Question: What is decomposition of the representation k[Flag(F_q)] as bimodule over GL_n(F_q) , Hecke(q) ?

(Let k=Complex numbers. Further question: is there any change for char k = p ? )

Remark: Hecke(q) is deformation of k[S_n] - which is semisimple, so there are no non-trivial deformations for generic q, I am not sure q=p^k is "generic", but I think it is true. So irreps of Hecke(q) are parametrized by Young diagramms of size "n". I guess the decomposition above is somewhat similar with Schur-Weyl duality so there should be some irreps of GL_n(F_q) parametrized by Young diagrams. Is there any independent description of these irreps ?

Notations and constructions:

F_q - finite field, Flag(F_q) - flag variety = GL_n(F_q) / Borel(F_q) , Hecke(q) - Hecke algebra.

GL_n(F_q) acts on Flag(F_q) in an obvious way - since any G acts on G/H.

To explain the action of Hecke(q) we need two facts:

1) For any G/H there is action of k[H\G/H] commuting with action of G see Florian Eisele answer here

2) k[ Borel\GL/Borel] is Hecke algebra. Some hints for this - recall Bruhat decomposition GL = BorelWeylBorel , so double coset as a set can be identified with Weyl group, however the convolution operation defines the Hecke algebra structure. It seems it is enough to check this for GL_3 only.

Further questions:

What about other semisimple algebraic groups ?

What should be limit q->1 ? In this limit both GL, Hecke goes to S_n.

Is there any relation with Schur-Weyl duality ?

What is more general context for this decomposition in view of Jim Humphreys remark:

for groups of Lie type there is a rich theory of what can be done if you induce up from the trivial character of a parabolic subgroup and then decompose the induced character using Hecke algebra methods ?

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    $\begingroup$ The limit $q\to 1$ is just the regular representation of the symmetric group. $\endgroup$ Sep 4, 2012 at 11:06
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    $\begingroup$ And yes: Plugging in a prime power for q is in the generic case and the Hecke algebra at this points is semisimple. The only places that can give non-semisimple specializations are roots of unity. $\endgroup$ Sep 4, 2012 at 14:58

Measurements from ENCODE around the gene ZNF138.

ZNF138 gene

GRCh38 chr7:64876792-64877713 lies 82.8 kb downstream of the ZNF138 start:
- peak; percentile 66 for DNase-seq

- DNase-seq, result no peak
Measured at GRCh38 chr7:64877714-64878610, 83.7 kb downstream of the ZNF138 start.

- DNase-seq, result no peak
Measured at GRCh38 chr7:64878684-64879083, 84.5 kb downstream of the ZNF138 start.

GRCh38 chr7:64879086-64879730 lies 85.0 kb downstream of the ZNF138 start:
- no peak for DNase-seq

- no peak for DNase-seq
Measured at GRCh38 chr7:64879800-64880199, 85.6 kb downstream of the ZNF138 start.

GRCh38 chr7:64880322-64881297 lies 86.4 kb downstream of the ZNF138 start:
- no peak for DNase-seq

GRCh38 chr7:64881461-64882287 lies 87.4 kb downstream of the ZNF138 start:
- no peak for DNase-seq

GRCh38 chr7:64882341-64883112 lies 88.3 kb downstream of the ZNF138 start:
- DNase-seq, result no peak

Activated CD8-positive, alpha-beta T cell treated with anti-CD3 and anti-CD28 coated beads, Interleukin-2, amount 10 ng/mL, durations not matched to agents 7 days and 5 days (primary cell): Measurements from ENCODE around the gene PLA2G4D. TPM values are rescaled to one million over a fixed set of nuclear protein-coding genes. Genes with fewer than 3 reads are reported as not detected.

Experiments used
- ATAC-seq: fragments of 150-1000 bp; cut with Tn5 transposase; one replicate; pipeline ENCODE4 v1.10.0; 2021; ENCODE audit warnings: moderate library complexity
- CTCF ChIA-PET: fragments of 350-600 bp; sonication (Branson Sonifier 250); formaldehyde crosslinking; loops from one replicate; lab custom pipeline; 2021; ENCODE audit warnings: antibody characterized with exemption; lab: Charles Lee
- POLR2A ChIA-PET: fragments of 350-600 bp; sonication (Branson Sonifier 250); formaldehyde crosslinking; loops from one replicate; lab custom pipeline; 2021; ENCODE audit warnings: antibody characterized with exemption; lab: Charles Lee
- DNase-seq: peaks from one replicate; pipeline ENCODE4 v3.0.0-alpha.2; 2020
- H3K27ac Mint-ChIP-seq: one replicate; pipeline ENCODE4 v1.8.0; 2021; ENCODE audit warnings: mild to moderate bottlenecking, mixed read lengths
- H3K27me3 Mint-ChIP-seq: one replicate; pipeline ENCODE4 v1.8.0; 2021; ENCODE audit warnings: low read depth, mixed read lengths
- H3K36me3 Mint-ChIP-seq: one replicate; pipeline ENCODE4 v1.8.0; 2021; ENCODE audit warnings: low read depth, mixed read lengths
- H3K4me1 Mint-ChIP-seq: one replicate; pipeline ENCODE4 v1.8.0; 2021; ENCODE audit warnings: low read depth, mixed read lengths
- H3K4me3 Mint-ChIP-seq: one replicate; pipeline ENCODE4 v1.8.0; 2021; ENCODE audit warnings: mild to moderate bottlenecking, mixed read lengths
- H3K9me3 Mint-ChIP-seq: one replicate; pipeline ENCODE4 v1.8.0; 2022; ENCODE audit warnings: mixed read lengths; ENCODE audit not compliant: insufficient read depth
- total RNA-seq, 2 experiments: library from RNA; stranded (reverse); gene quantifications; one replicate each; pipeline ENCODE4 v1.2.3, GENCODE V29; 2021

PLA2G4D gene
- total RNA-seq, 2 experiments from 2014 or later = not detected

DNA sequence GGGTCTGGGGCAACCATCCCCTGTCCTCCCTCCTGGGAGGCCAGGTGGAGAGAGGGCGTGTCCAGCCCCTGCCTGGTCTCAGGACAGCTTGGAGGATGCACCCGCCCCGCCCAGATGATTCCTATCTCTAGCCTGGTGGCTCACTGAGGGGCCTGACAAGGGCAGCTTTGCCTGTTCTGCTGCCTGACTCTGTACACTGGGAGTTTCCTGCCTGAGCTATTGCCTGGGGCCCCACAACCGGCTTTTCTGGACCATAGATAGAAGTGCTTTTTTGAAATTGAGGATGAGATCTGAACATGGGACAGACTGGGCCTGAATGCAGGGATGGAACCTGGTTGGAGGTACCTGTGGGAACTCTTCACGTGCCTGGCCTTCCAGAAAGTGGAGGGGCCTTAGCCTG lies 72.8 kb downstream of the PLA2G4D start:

• $\begingroup$ @Johannes Hahn Is there simple way to see it ? $\endgroup$ Sep 4, 2012 at 19:19
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    $\begingroup$ Plugging in a prime power for $q$ puts you in the semisimple case when working over a field of characteristic zero because the Hecke algebra is the endomorphism algebra of $k[\text{flags}]$, which is (by Maschke's theorem) a semisimple representation. $\endgroup$ Sep 5, 2012 at 4:05

1 Answer 1


If you take the space $X_\lambda$ of flags of shape $\lambda$ (here $\lambda$ is a partition of $n$, and a flag of shape $\lambda$ is one where the $i$th subspace has dimension $\lambda_1+\dotsc+\lambda_i$), then there exists a family of irreducible representations of $V_\lambda$ of $GL_n(\mathbf F_q)$ such that

$k[X_\lambda] = V_\lambda \oplus (\oplus_{\mu>\lambda} V_\mu^{K_{\mu\lambda}})$

where $K_{\mu\lambda}$ is the number of SSYT of shape $\mu$ and type $\lambda$ (this is the analog of the Young rule). In partitcular, if you take full flags, then you get each $V_\lambda$ with multiplicity equal to the number of SYT of shape $\lambda$.

A more general statement than this is proved in Green's 1955 paper.

The above decomposition actually allows you to inductively define and compute the character of each $V_\lambda$. For example, one can exploit the fact that the cardinality of $X_\lambda$ is a $q$-analog of a multinomial coefficient to show that the dimension of $V_\lambda$ is a $q$-analog of the number of SYT of shape $\lambda$, i.e., a polynomial in $q$ whose value at $1$ is the number of SYT of shape $\lambda$.

Also, the set $V_\lambda^B$ of $B$-invariant vectors in $V_\lambda$ is a module for the Hecke algebra (whose dimension is the dimension of the corresponding symmetric group representation = the number of SYT's of shape $\lambda$). The answer to your question about decomposition as bi-modules is:

$k[\text{complete flags}] = \bigoplus_{\lambda} V_\lambda\otimes \tilde V_\lambda^B$,

where the tilde signifies taking contragredient.

  • $\begingroup$ @Amritanshu Prasad Thank you very much ! $\endgroup$ Sep 4, 2012 at 12:12

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